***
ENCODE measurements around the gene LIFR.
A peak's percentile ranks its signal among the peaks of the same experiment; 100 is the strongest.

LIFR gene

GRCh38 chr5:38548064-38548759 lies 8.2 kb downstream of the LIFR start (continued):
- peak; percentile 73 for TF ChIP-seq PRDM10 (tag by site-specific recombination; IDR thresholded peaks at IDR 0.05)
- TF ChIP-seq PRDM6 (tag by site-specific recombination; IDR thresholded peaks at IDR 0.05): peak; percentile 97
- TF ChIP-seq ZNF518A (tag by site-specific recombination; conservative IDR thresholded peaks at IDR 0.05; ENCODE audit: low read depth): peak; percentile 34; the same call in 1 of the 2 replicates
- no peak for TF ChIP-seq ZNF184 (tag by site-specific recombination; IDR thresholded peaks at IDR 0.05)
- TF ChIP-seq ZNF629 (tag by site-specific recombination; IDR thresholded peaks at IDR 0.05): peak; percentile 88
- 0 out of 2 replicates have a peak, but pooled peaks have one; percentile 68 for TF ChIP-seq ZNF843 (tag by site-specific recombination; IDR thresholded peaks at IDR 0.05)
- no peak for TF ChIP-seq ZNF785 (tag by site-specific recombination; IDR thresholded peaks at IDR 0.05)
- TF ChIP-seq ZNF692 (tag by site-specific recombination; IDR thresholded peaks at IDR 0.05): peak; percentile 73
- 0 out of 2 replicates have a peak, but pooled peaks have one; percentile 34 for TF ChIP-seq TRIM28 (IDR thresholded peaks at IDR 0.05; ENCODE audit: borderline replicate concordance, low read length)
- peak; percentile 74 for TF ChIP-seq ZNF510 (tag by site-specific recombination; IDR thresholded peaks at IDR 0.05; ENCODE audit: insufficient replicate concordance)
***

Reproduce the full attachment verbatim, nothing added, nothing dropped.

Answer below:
ENCODE measurements around the gene LIFR.
A peak's percentile ranks its signal among the peaks of the same experiment; 100 is the strongest.

LIFR gene

GRCh38 chr5:38548064-38548759 lies 8.2 kb downstream of the LIFR start (continued):
- peak; percentile 73 for TF ChIP-seq PRDM10 (tag by site-specific recombination; IDR thresholded peaks at IDR 0.05)
- TF ChIP-seq PRDM6 (tag by site-specific recombination; IDR thresholded peaks at IDR 0.05): peak; percentile 97
- TF ChIP-seq ZNF518A (tag by site-specific recombination; conservative IDR thresholded peaks at IDR 0.05; ENCODE audit: low read depth): peak; percentile 34; the same call in 1 of the 2 replicates
- no peak for TF ChIP-seq ZNF184 (tag by site-specific recombination; IDR thresholded peaks at IDR 0.05)
- TF ChIP-seq ZNF629 (tag by site-specific recombination; IDR thresholded peaks at IDR 0.05): peak; percentile 88
- 0 out of 2 replicates have a peak, but pooled peaks have one; percentile 68 for TF ChIP-seq ZNF843 (tag by site-specific recombination; IDR thresholded peaks at IDR 0.05)
- no peak for TF ChIP-seq ZNF785 (tag by site-specific recombination; IDR thresholded peaks at IDR 0.05)
- TF ChIP-seq ZNF692 (tag by site-specific recombination; IDR thresholded peaks at IDR 0.05): peak; percentile 73
- 0 out of 2 replicates have a peak, but pooled peaks have one; percentile 34 for TF ChIP-seq TRIM28 (IDR thresholded peaks at IDR 0.05; ENCODE audit: borderline replicate concordance, low read length)
- peak; percentile 74 for TF ChIP-seq ZNF510 (tag by site-specific recombination; IDR thresholded peaks at IDR 0.05; ENCODE audit: insufficient replicate concordance)